What is an Accredited Investor
An accredited investor is a person or a business entity who is allowed to deal in securities that may not be registered with financial authorities. They are entitled to such privileged access if they satisfy one (or more) requirements regarding income, net worth, asset size, governance status or professional experience. In the U.S., the term is used by the Securities and Exchange Commission (SEC) under Regulation D to refer to investors who are financially sophisticated and have a reduced need for the protection provided by regulatory disclosure filings. Accredited investors include natural high net worth individuals (HNWI), banks, insurance companies, brokers and trusts.
Accredited Investor Need to Know:
An accredited investor is a person or entity who is allowed to deal, trade and invest in financial securities as long as they satisfy one (or more) requirements regarding income, net worth, asset size, governance status or professional experience.
Origins of 'Accredited' Investor
The term originates from the English word ‘accredited’ which literally means someone who has been given special authority or sanction if they meet certain recognized standards. Accredited investors are most popular for purchasing securities which are not registered with the regulatory authorities like the SEC. Since the capital raising exercise involves a complex and costly process including regulatory filings, many companies offer securities to the accredited investors directly. The companies are exempted from registering securities with the SEC which saves a lot of cost for them, and are allowed to sell the shares to qualified accredited investors. Participants in such types of private placements are at the risk of losing their entire investment, and therefore authorities need to ensure that they are financially stable, experienced and knowledgeable about their risky ventures.
The role of the regulatory authorities in such transactions is limited to verifying or offering the necessary guidelines for setting benchmarks for an individual or entity to qualify as an accredited investor – that is, the applicant must possess the necessary financial means and knowledge to take the risks involved in investment in such unregistered securities. Other arenas to which the accredited investors have privileged access include venture capital, hedge funds, angel investments, and deals involving complex and higher-risk investments and instruments.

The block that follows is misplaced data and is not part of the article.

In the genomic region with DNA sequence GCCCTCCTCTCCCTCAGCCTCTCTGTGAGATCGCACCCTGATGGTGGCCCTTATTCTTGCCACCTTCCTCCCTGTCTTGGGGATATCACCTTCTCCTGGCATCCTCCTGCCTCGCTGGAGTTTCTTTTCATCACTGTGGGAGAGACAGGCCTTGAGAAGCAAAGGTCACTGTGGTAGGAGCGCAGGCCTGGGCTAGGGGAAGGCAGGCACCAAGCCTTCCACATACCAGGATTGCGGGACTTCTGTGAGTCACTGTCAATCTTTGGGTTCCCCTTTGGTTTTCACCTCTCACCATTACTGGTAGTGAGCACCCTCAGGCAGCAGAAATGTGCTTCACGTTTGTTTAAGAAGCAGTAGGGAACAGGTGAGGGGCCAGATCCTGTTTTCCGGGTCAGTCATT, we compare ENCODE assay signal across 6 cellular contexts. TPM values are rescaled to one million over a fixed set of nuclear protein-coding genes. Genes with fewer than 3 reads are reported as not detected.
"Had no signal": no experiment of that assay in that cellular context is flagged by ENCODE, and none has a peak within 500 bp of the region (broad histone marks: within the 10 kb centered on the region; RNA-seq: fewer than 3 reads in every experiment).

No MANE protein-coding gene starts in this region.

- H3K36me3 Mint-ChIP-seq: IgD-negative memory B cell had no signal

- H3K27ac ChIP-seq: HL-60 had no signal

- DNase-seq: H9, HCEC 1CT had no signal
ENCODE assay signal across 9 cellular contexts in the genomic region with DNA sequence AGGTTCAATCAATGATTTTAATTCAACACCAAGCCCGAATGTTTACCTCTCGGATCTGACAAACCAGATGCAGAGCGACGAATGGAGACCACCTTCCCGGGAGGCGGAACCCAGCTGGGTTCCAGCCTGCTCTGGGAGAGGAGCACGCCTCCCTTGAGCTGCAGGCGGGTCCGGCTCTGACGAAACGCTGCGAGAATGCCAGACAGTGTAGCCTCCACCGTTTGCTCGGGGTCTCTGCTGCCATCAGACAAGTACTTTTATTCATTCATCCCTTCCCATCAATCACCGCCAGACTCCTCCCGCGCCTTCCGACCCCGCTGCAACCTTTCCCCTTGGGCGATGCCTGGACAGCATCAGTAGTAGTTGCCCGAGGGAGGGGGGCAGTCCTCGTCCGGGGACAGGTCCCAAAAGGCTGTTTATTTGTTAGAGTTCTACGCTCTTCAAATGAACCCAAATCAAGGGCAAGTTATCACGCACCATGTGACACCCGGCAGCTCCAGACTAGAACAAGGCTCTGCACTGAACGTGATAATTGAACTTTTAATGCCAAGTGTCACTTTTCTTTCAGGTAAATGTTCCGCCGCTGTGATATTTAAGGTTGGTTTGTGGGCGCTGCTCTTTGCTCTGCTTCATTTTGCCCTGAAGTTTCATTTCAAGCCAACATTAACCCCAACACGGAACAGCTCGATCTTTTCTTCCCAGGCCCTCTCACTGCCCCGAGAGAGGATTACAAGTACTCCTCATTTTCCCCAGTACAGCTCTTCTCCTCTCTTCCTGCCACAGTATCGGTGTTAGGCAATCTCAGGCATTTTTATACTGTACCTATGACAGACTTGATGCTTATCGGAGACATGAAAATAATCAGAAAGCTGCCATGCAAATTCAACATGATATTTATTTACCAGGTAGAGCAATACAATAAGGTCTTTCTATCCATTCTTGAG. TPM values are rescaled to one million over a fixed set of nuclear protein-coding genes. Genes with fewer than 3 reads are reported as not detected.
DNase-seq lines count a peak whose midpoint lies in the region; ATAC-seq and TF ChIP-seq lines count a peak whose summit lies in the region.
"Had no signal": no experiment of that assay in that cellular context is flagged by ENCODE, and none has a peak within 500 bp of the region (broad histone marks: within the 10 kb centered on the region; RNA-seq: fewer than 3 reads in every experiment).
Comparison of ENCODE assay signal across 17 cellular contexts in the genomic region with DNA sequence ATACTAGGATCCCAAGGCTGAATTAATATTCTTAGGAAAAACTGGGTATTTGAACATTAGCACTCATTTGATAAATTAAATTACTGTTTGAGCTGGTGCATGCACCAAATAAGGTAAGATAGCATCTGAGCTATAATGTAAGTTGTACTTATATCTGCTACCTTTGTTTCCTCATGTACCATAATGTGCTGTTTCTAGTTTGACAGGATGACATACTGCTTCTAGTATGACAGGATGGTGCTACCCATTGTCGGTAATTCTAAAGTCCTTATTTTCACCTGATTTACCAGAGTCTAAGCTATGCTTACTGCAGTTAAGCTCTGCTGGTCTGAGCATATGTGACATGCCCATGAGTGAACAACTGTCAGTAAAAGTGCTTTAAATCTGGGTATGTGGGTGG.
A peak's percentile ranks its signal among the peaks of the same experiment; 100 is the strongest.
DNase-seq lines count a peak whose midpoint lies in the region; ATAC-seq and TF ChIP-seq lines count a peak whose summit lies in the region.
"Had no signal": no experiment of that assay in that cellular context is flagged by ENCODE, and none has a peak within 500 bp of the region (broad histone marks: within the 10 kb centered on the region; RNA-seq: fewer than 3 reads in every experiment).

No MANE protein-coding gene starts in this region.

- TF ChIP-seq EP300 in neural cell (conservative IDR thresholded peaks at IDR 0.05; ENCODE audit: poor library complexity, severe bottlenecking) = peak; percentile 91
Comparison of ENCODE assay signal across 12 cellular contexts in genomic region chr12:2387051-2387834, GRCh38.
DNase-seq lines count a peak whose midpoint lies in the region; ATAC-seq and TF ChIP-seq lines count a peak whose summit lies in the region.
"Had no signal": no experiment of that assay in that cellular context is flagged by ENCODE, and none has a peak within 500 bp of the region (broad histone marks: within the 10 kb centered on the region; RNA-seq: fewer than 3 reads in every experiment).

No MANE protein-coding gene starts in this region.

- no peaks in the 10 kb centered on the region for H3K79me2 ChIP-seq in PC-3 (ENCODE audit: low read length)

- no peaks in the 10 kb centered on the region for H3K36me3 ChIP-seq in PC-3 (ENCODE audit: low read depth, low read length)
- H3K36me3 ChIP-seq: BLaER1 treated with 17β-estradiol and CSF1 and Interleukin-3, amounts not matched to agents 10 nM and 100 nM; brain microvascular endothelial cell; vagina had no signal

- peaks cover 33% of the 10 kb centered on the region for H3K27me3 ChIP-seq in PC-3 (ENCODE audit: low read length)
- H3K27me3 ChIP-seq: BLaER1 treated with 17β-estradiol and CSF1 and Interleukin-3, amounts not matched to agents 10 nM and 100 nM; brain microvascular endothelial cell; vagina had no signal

Requirements for Accredited Investors
The regulations for accredited investors vary from one jurisdiction to the other and are often defined by the local market regulator or a competent authority. In the United States, the definition of accredited investor is put forth by SEC in Rule 501 of Regulation D.
To be an accredited investor, a person must have an annual income exceeding $200,000, or $300,000 for joint income, for the last two years with expectation of earning the same or higher income in the current year. An individual must have earned income above the thresholds either alone or with a spouse over the last two years. The income test cannot be satisfied by showing one year of an individual's income and the next two years of joint income with a spouse. The exception to this rule is when a person is married within the period of conducting a test.
A person is also considered an accredited investor if they have net worth exceeding $1 million, either individually or jointly with his spouse. The SEC also considers a person to be an accredited investor if they are a general partner, executive officer, director or a related combination thereof for the issuer of unregistered securities.
An entity is an accredited investor if it is a private business development company or an organization with assets exceeding $5 million. Also, if an entity consists of equity owners who are accredited investors, the entity itself is an accredited investor. However, an organization cannot be formed with a sole purpose of purchasing specific securities.